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Catherine Oxtoby is the veterinary risk manager for the Veterinary Defence Society.
Are you a perfectionist? If so, it would seem you should be worried.
Perfectionists are consistently defined as people who strive for flawlessness, set excessively high standards of performance and tend to be overly critical of their own behaviour. In veterinary practice, where even the best laid plans do not always work out, the pursuit of perfection is unlikely to end well. But, according to popular belief, perfectionism appears to be a popular trait among veterinary clinicians.
Research suggests that perfectionism exists in two distinct forms:
‘Adaptive perfectionists’ are able to accept small failures, set realistic goals and manage the stresses surrounding achievement. They use positive reinforcement to develop and stretch themselves and report higher levels of self efficacy, self esteem and positive wellbeing.
‘Maladaptive perfectionists’ are harshly self critical, often driven by a fear of failure or criticism, and they can spiral into a self-perpetuating perception of under achievement, paralysed by the fear of making a mistake. They often experience anxiety, depression and feelings of inferiority and low self esteem.
This monthly wellbeing series is provided by VDS Training. Topics are listed below:
Knowing what you want from life
Becoming responsibly selfish
Getting the most out of your time
Feeling in control
Setting achievable goals
Developing a resilient approach
Developing an assertive approach
Dealing with difficult clients
Worried about a colleague?
Fulfilment at work
Perfectionism can be a good thing. In the veterinary context, it translates into clinical excellence, quality patient care and self-motivated professionals who advocate for their patients.
As vets, many of us feel that perfectionism is the only way – fallibility is not an option. We are often fuelled by a fear of the consequences of making mistakes – the reactions of clients, colleagues and the RCVS, and, above all, the reality of causing harm to our patients. But, it’s important that we keep this in check and ensure that our perfectionism doesn’t take the maladaptive form, leading to disruptive behaviours both for ourselves and for the wider veterinary team.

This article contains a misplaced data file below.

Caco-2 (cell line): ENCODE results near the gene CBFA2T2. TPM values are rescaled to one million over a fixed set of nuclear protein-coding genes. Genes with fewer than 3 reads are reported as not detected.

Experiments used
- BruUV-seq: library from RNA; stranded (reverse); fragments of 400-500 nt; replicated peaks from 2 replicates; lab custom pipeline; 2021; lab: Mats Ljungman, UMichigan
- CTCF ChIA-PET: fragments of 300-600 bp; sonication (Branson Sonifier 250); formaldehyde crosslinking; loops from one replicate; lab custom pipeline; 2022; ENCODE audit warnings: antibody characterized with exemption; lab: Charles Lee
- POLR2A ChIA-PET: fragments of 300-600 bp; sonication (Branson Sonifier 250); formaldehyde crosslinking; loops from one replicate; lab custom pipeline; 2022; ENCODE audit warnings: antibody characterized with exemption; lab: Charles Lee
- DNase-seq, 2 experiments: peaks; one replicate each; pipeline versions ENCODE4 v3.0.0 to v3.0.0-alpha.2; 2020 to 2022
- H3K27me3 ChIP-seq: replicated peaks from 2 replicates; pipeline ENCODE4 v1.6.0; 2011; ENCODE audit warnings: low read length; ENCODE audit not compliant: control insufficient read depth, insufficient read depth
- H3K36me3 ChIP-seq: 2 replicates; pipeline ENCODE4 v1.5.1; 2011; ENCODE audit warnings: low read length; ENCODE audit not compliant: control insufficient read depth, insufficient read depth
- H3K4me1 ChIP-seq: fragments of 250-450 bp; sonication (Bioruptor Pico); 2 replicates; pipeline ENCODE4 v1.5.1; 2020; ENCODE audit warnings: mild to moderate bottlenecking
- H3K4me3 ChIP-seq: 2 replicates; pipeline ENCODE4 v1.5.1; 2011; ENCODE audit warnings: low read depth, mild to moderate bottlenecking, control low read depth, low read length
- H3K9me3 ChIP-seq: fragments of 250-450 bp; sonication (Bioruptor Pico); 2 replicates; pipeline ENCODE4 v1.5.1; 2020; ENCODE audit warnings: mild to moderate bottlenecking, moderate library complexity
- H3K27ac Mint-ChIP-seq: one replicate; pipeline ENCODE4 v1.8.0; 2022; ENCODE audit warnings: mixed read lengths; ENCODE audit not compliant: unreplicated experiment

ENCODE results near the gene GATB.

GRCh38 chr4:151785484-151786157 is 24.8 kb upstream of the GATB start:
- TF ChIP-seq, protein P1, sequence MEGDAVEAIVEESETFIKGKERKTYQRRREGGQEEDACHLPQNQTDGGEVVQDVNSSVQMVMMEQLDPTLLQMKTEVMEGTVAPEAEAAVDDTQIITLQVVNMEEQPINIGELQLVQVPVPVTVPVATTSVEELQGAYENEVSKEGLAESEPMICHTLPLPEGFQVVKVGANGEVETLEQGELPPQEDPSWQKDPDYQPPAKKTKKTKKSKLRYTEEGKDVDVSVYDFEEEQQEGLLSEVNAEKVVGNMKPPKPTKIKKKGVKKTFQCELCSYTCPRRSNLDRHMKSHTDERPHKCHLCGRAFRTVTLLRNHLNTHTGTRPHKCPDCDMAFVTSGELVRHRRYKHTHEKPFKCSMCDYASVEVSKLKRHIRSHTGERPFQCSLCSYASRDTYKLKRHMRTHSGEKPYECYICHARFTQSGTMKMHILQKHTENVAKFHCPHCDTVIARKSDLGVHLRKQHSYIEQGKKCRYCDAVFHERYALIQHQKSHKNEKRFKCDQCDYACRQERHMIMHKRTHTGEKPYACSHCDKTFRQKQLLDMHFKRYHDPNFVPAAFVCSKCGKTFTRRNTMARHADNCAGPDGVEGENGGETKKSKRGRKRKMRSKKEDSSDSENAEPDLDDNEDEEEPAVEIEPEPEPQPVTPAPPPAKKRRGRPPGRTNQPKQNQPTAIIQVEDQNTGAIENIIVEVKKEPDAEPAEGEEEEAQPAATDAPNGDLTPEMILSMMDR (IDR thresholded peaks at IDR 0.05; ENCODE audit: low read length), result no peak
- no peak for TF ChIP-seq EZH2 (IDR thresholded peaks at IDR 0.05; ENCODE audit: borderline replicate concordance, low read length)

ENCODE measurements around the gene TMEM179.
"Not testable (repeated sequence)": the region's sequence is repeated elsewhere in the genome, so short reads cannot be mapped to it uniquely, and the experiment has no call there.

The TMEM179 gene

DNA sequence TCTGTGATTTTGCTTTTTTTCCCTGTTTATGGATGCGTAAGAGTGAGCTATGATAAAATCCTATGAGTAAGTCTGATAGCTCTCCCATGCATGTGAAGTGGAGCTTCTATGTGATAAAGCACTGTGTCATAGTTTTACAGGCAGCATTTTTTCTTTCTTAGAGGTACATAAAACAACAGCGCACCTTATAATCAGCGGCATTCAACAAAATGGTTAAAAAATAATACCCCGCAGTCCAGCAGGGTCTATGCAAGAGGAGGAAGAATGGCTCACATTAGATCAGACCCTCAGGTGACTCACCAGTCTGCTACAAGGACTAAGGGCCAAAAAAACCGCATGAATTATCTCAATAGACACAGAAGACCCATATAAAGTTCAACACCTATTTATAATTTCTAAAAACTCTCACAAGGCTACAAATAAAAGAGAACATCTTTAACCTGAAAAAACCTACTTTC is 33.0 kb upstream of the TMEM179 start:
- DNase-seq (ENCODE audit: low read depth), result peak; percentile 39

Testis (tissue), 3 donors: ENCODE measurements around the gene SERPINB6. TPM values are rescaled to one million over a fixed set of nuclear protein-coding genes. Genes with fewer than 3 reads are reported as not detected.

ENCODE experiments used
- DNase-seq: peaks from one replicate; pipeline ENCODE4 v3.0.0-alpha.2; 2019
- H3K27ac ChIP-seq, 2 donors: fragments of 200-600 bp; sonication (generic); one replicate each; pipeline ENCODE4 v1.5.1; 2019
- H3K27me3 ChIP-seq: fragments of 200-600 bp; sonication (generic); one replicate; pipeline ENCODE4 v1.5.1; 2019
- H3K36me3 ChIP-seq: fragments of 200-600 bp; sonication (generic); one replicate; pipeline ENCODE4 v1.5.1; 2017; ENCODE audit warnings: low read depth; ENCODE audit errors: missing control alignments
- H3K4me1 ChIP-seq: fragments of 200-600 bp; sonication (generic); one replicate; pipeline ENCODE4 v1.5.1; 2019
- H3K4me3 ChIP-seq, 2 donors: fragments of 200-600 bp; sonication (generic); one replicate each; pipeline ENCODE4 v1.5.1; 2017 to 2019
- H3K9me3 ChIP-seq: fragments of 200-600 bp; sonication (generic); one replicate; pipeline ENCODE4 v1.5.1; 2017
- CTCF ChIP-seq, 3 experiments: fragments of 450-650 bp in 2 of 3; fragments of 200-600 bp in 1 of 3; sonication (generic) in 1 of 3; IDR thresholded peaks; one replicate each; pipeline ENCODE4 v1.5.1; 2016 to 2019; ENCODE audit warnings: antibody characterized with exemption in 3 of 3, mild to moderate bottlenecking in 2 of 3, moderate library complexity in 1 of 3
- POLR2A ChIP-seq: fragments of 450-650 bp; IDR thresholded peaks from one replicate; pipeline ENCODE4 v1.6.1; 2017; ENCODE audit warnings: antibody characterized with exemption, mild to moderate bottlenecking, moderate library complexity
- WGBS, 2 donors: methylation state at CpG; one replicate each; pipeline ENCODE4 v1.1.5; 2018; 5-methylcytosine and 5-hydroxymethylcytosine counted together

How to manage perfectionism
Practise reflecting on your own attitudes and in recognising behaviours that are maladaptive. Look out for early warning signs of perfectionism, such as:
All or nothing thinking (‘I had a poor outcome therefore I must be a bad surgeon’),
Failure to delegate (‘I’ll do it because then I know it’s done right’),
Procrastination (‘I’d better refer that case because I won’t be able to do it as well as them’).
Discuss mistakes and accept feedback from colleagues. Personal coaching or cognitive behavioural therapy have also been suggested to reduce the negative side effects of perfectionist tendencies.
Note that perfectionism can also be fuelled by the view of others, such as our colleagues and clients. In this sense, senior clinicians should be honest about their own mistakes, as this will enable junior colleagues to realise that those people who may appear to be ‘perfect’ have made their fair share of errors.
Be realistic about your and your colleagues’ capacity to perform. Understand that things can go wrong because of inherent human limitations and the nature of the environment we work in: ‘Doing your best’ will never equate to ‘never getting it wrong’.
Bear in mind that healthy perfectionism can be a valuable asset, so long as it doesn't morph into destructive behaviours and patterns of thinking.
Top 5 points
Perfectionists are people who strive for flawlessness, set excessively high standards of performance and are overly critical of their own behaviour.
Maladaptive perfectionism is associated with fear of failure, anxiety, depression and low self esteem.
Signs of perfectionist behaviour include failure to delegate, all or nothing thinking and procrastination.
Reflecting on our actions, accepting constructive feedback from colleagues, and personal coaching can reduce the negative aspects of perfectionism.
Discussing mistakes, and understanding and accepting our limitations as people will enable safer systems of care for patients as well as for clinicians.
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